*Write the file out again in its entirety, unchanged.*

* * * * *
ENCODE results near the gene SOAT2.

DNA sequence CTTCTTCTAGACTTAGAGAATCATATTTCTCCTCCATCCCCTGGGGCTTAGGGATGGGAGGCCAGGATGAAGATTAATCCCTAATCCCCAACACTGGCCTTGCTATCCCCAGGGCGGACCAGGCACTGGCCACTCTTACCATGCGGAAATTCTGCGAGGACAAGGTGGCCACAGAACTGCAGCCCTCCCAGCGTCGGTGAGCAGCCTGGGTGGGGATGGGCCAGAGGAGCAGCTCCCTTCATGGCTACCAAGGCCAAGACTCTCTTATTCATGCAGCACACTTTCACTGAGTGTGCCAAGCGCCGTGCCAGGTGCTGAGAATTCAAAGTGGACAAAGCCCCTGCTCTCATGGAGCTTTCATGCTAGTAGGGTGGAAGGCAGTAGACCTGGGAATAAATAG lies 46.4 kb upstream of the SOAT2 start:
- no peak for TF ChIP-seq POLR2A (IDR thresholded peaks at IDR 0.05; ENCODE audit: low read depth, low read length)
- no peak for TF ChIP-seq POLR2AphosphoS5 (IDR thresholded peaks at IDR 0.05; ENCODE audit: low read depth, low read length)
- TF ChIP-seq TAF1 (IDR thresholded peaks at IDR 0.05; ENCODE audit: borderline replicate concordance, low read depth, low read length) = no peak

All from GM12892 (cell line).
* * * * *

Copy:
ENCODE results near the gene SOAT2.

DNA sequence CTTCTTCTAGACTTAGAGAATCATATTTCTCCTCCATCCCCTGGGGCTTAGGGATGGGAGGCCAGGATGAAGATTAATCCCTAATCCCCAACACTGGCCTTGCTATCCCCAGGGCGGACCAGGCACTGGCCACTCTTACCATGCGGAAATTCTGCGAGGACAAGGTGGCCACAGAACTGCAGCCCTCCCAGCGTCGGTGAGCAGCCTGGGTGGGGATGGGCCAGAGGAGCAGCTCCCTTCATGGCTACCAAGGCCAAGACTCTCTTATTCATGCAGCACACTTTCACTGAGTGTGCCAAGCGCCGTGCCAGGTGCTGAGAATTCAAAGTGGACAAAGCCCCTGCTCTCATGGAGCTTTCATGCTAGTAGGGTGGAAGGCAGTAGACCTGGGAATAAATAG lies 46.4 kb upstream of the SOAT2 start:
- no peak for TF ChIP-seq POLR2A (IDR thresholded peaks at IDR 0.05; ENCODE audit: low read depth, low read length)
- no peak for TF ChIP-seq POLR2AphosphoS5 (IDR thresholded peaks at IDR 0.05; ENCODE audit: low read depth, low read length)
- TF ChIP-seq TAF1 (IDR thresholded peaks at IDR 0.05; ENCODE audit: borderline replicate concordance, low read depth, low read length) = no peak

All from GM12892 (cell line).